A Crowded Field: Competition and Coordination in International Peace Mediation
Centre for Mediation in Africa, University of Pretoria
2306-8078 ; 2307-1958
Peace mediation, conflict management, Africa, South Africa, Kenya, Sudan, Madagascar, United Nations, African Union, SADC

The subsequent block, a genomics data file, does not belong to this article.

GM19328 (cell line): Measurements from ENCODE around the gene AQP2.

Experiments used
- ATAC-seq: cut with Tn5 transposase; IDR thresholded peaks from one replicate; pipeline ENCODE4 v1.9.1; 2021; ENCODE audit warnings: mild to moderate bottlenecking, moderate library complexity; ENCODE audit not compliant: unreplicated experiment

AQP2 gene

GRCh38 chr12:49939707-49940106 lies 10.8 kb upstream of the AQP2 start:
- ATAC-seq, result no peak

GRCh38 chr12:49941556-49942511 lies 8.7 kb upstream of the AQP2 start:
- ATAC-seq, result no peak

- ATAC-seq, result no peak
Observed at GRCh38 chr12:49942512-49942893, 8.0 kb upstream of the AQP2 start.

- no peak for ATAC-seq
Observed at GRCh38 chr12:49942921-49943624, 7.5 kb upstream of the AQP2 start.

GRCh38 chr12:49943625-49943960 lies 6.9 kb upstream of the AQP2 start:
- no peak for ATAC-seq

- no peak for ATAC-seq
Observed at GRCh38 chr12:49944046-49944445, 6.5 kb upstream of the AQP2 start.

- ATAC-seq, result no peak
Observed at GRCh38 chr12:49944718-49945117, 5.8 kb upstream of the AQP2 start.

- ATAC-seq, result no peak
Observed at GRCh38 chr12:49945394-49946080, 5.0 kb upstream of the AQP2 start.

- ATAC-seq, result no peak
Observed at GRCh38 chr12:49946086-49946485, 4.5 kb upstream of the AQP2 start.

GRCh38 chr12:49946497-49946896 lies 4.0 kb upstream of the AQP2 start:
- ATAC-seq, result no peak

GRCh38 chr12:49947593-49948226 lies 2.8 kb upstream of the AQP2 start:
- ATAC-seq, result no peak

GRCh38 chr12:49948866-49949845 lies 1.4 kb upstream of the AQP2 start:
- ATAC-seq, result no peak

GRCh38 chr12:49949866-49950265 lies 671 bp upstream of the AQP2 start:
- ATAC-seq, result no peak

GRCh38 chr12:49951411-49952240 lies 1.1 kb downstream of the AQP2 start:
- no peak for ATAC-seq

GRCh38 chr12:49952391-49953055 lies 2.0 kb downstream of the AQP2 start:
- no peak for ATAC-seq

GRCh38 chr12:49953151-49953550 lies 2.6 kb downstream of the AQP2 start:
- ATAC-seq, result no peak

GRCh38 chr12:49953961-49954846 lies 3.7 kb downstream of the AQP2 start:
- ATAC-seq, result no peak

In recent years, competition has emerged as a central theme in international mediation as an increasing number of mediation actors seek opportunities to engage in peacemaking. At the same time, mediation coordination mechanisms, such as Groups of Friends, have been become standard practice in international peacemaking. This paper seeks to make sense of the dynamics of competition and cooperation in peace mediation today. To this end, it considers three case studies of post-Cold War peace processes: Sudan (North-South, 1994–2005), Kenya (2008) and Madagascar (2009, ongoing). On the basis of interviews with experts directly involved in these processes, it identifies three driving forces of competition: clashing interests between states, overlapping mandates of mediation actors, and disagreements over the normative basis of international politics. These factors risk undermining peace processes unless the mediators take steps to prevent or mitigate the negative effects of competition. This can be done through ‘hierarchical coordination’, where a recognized authority takes the lead and allocates roles to other actors, or through ‘networked-based cooperation’, where partners decide on a division of labour.